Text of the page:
Tablet Web Design Practices: Ebook Offers Loads of Useful Guide


Who would dare not call the boys and girls Canadian mobile website design experts Mobify? They really are. Although not everyone finds its cloud-based design concepts attractive. Recently, the folks at Mobify decided to release an eBook on best practices in tablet-focused web design. They titled The 25-Pager “best practices for tablet web design: 30 ways to create amazing web experiences on tablets”. Even more amazing, they give it away for free…

Best practices for tablet web design: 30 ways to create amazing web experiences on tablets

Mobify’s eBook is a compact read. Based on internal and external studies, the authors compiled a clear List of the most important tips for designing mobile websites. Experience in designing mobile websites for large customers such as Starbucks contributed to the creation of the book and the Mobify customer experience with 75,000 designers and developers.

No wonder some of the advice comes naturally as you ponder the issue, while others need to think more and would not have come naturally to me, at least not right away.

Best practices for tablet web design: two parts to master them all

The ebook consists of two parts. The first part assumes that you have received an existing desktop site and want to make it as mobile as possible so as not to lose mobile Clients. With the rise of mobile, this is becoming more and more important by the hour. If you are running a web-related or at least supported business, you should definitely study this first part in depth.

Confused why I call it mandatory? In 2013 and 2014, tablet sales will reach about half a billion devices. Studies show that tablet users spend an average of 20% more on online shopping than their desktop counterparts. If you do not support tablets, you will completely lose these revenues, which partially replace desktop revenues.

Confused why I say you could lose this income? The answer is obvious. Desktop websites with 12-pixel fonts, buttons that are too small to touch, and unnecessary forms on touch devices distribute even the most patient web client. If you are a tablet user, you will definitely agree: most websites are not fun to surf on a tablet. On the other hand, browsing the Internet is what tablet users do the most. Can we agree that something needs to be done?

In its part 1, the ebook comes straight to the point, even shirt sleeves to offer tips like this:

  • Touch targets should never be less than 44 px squared,
  • all sections of the site should be checked for ease of use,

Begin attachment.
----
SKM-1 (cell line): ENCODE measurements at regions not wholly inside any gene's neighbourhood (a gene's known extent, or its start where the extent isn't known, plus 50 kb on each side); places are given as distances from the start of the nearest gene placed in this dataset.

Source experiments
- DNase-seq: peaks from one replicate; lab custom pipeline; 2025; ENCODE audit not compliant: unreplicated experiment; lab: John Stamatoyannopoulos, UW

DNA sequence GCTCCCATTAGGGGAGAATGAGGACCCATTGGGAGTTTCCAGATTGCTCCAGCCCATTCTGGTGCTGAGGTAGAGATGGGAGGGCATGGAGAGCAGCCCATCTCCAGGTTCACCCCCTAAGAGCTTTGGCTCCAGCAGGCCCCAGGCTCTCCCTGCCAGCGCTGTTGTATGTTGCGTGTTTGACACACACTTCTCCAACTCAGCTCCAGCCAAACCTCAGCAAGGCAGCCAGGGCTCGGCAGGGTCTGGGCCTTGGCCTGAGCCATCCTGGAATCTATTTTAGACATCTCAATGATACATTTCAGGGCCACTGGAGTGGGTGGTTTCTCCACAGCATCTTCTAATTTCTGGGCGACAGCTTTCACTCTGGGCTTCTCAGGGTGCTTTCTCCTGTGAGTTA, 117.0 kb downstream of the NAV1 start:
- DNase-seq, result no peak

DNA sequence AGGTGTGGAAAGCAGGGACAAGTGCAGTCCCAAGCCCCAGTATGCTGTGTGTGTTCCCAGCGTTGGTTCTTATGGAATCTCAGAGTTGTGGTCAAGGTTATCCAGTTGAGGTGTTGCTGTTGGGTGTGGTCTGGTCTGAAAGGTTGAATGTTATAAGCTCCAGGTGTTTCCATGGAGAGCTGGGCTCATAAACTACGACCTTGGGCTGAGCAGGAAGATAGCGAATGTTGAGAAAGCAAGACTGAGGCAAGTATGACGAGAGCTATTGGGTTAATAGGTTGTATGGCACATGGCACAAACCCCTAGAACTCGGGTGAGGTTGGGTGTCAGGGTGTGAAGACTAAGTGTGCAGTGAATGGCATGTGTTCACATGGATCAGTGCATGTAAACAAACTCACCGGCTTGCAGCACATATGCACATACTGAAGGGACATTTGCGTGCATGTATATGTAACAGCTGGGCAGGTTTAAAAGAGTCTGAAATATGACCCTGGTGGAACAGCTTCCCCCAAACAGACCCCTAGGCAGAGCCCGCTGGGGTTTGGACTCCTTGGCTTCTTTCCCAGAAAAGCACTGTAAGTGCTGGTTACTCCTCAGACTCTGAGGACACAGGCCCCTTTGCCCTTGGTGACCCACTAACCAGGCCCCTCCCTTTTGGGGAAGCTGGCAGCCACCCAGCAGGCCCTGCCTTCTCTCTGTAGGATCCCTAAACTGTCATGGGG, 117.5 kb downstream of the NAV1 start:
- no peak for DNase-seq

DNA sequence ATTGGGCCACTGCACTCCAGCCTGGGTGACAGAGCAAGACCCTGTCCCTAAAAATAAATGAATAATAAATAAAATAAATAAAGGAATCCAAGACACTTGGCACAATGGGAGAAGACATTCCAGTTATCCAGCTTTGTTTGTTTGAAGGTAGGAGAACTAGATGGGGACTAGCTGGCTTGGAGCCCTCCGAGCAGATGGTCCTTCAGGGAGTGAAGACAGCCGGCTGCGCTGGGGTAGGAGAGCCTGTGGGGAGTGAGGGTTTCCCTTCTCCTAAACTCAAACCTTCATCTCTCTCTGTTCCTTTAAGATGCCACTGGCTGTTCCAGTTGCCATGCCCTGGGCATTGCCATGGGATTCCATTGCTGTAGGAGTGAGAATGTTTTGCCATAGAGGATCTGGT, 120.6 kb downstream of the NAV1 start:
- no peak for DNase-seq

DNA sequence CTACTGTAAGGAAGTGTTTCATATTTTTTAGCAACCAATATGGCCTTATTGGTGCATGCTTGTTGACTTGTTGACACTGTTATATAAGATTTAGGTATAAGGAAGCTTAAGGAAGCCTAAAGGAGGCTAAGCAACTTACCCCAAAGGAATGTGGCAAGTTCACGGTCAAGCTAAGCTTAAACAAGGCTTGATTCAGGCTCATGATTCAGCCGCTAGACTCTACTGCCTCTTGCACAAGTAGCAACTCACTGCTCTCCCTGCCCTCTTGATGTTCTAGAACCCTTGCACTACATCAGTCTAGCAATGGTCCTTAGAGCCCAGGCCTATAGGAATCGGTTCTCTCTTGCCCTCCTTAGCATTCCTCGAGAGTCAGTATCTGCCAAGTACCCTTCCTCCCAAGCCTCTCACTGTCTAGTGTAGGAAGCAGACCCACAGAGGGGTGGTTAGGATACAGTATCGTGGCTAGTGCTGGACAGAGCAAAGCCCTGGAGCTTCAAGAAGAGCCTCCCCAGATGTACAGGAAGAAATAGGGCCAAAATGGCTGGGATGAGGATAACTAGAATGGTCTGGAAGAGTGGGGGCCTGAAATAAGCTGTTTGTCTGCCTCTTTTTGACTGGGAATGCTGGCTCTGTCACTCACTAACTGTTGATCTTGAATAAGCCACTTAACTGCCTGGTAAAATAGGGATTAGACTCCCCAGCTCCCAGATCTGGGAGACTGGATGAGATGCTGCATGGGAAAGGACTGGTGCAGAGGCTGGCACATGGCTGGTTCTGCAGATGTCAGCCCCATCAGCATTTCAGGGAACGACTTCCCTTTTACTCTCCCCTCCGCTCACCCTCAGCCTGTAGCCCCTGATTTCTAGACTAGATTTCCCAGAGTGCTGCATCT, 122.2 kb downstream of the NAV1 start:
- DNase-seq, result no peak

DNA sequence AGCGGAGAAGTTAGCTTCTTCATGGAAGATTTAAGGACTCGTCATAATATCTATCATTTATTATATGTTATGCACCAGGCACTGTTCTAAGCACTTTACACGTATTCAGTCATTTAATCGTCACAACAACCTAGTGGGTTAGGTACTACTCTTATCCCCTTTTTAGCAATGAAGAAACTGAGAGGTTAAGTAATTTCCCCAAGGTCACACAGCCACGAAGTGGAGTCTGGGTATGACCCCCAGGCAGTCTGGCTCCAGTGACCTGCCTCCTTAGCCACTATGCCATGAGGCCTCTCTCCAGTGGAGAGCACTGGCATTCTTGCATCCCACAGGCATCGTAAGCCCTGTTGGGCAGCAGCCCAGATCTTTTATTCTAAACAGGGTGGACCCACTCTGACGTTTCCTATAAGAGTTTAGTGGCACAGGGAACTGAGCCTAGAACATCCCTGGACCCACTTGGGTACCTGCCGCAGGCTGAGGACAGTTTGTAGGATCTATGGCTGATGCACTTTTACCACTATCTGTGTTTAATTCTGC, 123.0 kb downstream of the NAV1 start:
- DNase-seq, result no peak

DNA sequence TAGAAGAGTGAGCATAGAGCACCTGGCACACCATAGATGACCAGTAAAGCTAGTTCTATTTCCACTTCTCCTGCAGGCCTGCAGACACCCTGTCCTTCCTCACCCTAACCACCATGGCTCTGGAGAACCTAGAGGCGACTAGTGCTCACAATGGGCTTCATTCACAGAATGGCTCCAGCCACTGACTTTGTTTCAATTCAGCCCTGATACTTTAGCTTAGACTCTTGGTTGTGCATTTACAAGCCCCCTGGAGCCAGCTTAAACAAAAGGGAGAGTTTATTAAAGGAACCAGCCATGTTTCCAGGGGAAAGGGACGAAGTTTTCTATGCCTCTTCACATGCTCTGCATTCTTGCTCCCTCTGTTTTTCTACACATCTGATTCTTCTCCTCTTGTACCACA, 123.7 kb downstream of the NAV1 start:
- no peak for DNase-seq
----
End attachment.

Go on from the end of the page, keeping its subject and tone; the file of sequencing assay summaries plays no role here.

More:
• do not let users type on mobile devices,
  • disable auto-correction and auto-capitalization in forms, enable pop-up keyboards,
  • increase font size and line height,
  • provide symbols in the form of fonts and images in high resolution,
  • and much more.

Part 2 changes the view. This part is not intended to make desktop sites acceptable to mobile surfers, but part 2 focuses on creating a web application optimized for tablet users, fully adapted to the particular capabilities and limitations of a tablet:

  • Let images on a page remain zoomable while the page does not,
  • make Navigation sticky so that it is persistent throughout the Site,
  • add location-based services to support the logistics or purpose of your website,
  • make fonts and sizes customized by your visitors,
  • work with many images, create visual experiences,
  • obey the hot areas, the areas of the Tablet easier to reach with your fingers, put most features at your fingertips,
  • and much more.

Certainly, the authors work for Mobify and combine the resources and tutorials of this service to visualize the concepts explained in the book. Remember this and do not be restrained. The advice given is universally valid regardless of the tool you use. If you are an experienced developer/designer for the mobile UI, the book probably won’t teach you much new stuff. Whether you are the average online store supervisor or a self-trained designer learning through work, this eBook will bring your skills more than a little higher.

If you want to know best practices in web design for tablets: 30 ways to create amazing web experiences on tablets, go to the download page. As mentioned earlier, the whole process is simple and costs you nothing. You just need to leave a syntactically correct email address, click “Get the Guide Now” and download immediately. A link is additionally sent to the specified Email Address, but it is no longer needed-nice to know for the growing number of online paranoids whose paranoia is overtaken by reality faster than you can increase it…

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